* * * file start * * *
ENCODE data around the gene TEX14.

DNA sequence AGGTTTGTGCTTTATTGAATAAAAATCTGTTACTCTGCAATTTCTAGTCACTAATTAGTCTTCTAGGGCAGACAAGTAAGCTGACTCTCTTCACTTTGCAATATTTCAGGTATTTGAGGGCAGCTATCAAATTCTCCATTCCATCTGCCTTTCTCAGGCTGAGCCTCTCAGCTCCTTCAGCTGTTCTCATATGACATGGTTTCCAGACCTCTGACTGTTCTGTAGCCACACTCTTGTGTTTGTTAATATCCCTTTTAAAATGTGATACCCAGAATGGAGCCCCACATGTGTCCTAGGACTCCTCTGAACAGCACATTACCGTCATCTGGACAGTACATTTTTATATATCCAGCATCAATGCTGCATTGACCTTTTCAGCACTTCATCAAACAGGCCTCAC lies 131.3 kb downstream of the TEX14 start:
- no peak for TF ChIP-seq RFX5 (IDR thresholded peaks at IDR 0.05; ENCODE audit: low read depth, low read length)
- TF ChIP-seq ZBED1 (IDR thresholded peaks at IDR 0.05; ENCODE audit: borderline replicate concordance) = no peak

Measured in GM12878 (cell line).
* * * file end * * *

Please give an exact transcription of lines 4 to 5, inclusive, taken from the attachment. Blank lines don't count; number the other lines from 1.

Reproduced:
- TF ChIP-seq ZBED1 (IDR thresholded peaks at IDR 0.05; ENCODE audit: borderline replicate concordance) = no peak

Measured in GM12878 (cell line).